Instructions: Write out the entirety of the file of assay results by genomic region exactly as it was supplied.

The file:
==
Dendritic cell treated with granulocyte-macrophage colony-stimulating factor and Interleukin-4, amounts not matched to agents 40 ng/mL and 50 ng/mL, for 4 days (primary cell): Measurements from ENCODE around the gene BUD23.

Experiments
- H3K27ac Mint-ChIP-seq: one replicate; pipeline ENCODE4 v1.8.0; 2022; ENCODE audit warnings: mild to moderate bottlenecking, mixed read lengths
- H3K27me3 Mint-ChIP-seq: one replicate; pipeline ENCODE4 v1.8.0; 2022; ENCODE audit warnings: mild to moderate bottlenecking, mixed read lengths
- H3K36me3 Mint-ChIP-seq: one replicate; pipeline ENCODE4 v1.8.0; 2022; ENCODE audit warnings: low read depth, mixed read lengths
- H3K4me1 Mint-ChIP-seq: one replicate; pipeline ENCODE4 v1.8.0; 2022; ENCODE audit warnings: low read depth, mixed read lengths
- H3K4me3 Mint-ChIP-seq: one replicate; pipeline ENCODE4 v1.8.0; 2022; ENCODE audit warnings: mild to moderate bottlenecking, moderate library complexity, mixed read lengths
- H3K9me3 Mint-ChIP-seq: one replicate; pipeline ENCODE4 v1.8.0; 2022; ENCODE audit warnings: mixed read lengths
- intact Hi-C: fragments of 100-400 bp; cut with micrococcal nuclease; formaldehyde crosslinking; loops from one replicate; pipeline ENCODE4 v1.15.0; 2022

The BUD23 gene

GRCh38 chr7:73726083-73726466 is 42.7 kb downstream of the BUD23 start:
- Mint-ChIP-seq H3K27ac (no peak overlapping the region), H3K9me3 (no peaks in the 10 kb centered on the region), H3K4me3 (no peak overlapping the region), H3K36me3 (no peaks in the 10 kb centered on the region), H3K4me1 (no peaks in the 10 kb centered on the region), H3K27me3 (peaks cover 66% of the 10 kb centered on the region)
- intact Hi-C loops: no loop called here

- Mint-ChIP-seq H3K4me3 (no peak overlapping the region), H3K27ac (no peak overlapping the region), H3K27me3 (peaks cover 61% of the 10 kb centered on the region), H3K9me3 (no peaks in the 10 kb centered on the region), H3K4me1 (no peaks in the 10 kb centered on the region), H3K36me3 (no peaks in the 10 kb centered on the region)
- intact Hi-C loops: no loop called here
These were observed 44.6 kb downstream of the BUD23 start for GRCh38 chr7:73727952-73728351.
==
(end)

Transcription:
Dendritic cell treated with granulocyte-macrophage colony-stimulating factor and Interleukin-4, amounts not matched to agents 40 ng/mL and 50 ng/mL, for 4 days (primary cell): Measurements from ENCODE around the gene BUD23.

Experiments
- H3K27ac Mint-ChIP-seq: one replicate; pipeline ENCODE4 v1.8.0; 2022; ENCODE audit warnings: mild to moderate bottlenecking, mixed read lengths
- H3K27me3 Mint-ChIP-seq: one replicate; pipeline ENCODE4 v1.8.0; 2022; ENCODE audit warnings: mild to moderate bottlenecking, mixed read lengths
- H3K36me3 Mint-ChIP-seq: one replicate; pipeline ENCODE4 v1.8.0; 2022; ENCODE audit warnings: low read depth, mixed read lengths
- H3K4me1 Mint-ChIP-seq: one replicate; pipeline ENCODE4 v1.8.0; 2022; ENCODE audit warnings: low read depth, mixed read lengths
- H3K4me3 Mint-ChIP-seq: one replicate; pipeline ENCODE4 v1.8.0; 2022; ENCODE audit warnings: mild to moderate bottlenecking, moderate library complexity, mixed read lengths
- H3K9me3 Mint-ChIP-seq: one replicate; pipeline ENCODE4 v1.8.0; 2022; ENCODE audit warnings: mixed read lengths
- intact Hi-C: fragments of 100-400 bp; cut with micrococcal nuclease; formaldehyde crosslinking; loops from one replicate; pipeline ENCODE4 v1.15.0; 2022

The BUD23 gene

GRCh38 chr7:73726083-73726466 is 42.7 kb downstream of the BUD23 start:
- Mint-ChIP-seq H3K27ac (no peak overlapping the region), H3K9me3 (no peaks in the 10 kb centered on the region), H3K4me3 (no peak overlapping the region), H3K36me3 (no peaks in the 10 kb centered on the region), H3K4me1 (no peaks in the 10 kb centered on the region), H3K27me3 (peaks cover 66% of the 10 kb centered on the region)
- intact Hi-C loops: no loop called here

- Mint-ChIP-seq H3K4me3 (no peak overlapping the region), H3K27ac (no peak overlapping the region), H3K27me3 (peaks cover 61% of the 10 kb centered on the region), H3K9me3 (no peaks in the 10 kb centered on the region), H3K4me1 (no peaks in the 10 kb centered on the region), H3K36me3 (no peaks in the 10 kb centered on the region)
- intact Hi-C loops: no loop called here
These were observed 44.6 kb downstream of the BUD23 start for GRCh38 chr7:73727952-73728351.